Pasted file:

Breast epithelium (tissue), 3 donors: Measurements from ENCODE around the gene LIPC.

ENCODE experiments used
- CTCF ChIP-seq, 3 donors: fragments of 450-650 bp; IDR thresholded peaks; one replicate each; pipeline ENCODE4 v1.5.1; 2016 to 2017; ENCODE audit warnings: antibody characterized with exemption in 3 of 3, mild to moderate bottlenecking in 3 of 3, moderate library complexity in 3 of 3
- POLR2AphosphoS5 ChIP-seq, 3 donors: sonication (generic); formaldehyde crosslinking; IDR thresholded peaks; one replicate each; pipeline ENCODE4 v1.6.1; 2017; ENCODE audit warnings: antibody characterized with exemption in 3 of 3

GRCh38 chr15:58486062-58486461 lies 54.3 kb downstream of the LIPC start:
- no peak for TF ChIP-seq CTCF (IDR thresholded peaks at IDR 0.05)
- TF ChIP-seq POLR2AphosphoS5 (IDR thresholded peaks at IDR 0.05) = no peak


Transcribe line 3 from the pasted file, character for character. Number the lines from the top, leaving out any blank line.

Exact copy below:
- CTCF ChIP-seq, 3 donors: fragments of 450-650 bp; IDR thresholded peaks; one replicate each; pipeline ENCODE4 v1.5.1; 2016 to 2017; ENCODE audit warnings: antibody characterized with exemption in 3 of 3, mild to moderate bottlenecking in 3 of 3, moderate library complexity in 3 of 3